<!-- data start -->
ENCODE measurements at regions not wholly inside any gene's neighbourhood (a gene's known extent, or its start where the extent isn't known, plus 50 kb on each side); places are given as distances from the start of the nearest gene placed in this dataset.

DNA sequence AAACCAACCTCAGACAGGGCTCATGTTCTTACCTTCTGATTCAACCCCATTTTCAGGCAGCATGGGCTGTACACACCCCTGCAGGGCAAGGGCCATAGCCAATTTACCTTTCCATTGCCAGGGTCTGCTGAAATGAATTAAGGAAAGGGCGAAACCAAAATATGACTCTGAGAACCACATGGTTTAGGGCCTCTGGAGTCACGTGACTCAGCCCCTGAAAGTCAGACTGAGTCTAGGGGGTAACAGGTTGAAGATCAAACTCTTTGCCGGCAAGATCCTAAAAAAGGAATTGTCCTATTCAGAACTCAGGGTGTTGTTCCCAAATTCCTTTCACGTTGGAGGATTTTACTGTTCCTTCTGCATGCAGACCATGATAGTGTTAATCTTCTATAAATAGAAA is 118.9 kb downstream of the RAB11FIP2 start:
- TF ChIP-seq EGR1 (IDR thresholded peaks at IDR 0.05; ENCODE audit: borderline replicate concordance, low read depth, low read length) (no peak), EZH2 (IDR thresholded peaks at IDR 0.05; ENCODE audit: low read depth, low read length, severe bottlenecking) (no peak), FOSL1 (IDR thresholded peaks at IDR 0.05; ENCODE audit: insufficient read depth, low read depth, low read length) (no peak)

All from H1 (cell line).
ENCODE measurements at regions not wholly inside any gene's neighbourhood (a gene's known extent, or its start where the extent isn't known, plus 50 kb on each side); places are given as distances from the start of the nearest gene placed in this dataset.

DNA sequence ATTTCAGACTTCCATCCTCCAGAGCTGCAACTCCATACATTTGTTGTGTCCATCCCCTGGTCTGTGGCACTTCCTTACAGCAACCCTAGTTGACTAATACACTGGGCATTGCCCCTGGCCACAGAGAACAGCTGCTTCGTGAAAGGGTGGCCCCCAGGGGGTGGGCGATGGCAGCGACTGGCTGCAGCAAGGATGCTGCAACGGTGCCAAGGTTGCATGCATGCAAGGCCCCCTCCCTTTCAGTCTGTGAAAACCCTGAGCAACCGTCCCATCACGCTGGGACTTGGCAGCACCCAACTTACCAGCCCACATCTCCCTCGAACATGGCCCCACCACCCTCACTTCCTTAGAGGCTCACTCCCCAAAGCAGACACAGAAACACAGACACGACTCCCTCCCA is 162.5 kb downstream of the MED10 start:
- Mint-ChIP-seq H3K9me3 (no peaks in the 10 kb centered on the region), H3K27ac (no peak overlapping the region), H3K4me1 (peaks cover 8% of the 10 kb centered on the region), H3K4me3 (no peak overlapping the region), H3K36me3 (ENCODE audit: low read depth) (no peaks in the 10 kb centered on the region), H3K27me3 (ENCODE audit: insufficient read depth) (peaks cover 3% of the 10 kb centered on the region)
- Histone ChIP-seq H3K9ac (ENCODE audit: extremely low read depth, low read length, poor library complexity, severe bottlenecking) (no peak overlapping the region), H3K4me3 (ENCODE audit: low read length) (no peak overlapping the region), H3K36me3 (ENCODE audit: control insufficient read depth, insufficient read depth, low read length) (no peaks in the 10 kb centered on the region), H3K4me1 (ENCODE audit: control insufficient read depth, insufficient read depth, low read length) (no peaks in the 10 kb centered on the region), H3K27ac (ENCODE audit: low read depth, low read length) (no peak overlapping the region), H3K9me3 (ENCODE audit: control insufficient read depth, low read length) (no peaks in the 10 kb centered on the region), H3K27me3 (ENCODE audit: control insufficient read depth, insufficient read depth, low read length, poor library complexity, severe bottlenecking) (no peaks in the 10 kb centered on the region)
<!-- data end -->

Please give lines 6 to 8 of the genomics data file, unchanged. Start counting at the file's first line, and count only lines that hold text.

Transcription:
DNA sequence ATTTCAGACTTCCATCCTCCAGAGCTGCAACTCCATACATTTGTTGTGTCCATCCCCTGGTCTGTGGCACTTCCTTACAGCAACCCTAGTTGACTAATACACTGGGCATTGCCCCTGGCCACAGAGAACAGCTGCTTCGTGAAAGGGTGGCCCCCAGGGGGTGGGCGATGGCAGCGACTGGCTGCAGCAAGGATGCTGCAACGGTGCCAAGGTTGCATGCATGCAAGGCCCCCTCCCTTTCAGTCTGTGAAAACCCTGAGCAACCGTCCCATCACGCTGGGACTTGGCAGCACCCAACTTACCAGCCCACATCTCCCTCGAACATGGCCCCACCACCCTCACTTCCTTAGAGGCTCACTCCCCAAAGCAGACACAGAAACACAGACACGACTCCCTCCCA is 162.5 kb downstream of the MED10 start:
- Mint-ChIP-seq H3K9me3 (no peaks in the 10 kb centered on the region), H3K27ac (no peak overlapping the region), H3K4me1 (peaks cover 8% of the 10 kb centered on the region), H3K4me3 (no peak overlapping the region), H3K36me3 (ENCODE audit: low read depth) (no peaks in the 10 kb centered on the region), H3K27me3 (ENCODE audit: insufficient read depth) (peaks cover 3% of the 10 kb centered on the region)
- Histone ChIP-seq H3K9ac (ENCODE audit: extremely low read depth, low read length, poor library complexity, severe bottlenecking) (no peak overlapping the region), H3K4me3 (ENCODE audit: low read length) (no peak overlapping the region), H3K36me3 (ENCODE audit: control insufficient read depth, insufficient read depth, low read length) (no peaks in the 10 kb centered on the region), H3K4me1 (ENCODE audit: control insufficient read depth, insufficient read depth, low read length) (no peaks in the 10 kb centered on the region), H3K27ac (ENCODE audit: low read depth, low read length) (no peak overlapping the region), H3K9me3 (ENCODE audit: control insufficient read depth, low read length) (no peaks in the 10 kb centered on the region), H3K27me3 (ENCODE audit: control insufficient read depth, insufficient read depth, low read length, poor library complexity, severe bottlenecking) (no peaks in the 10 kb centered on the region)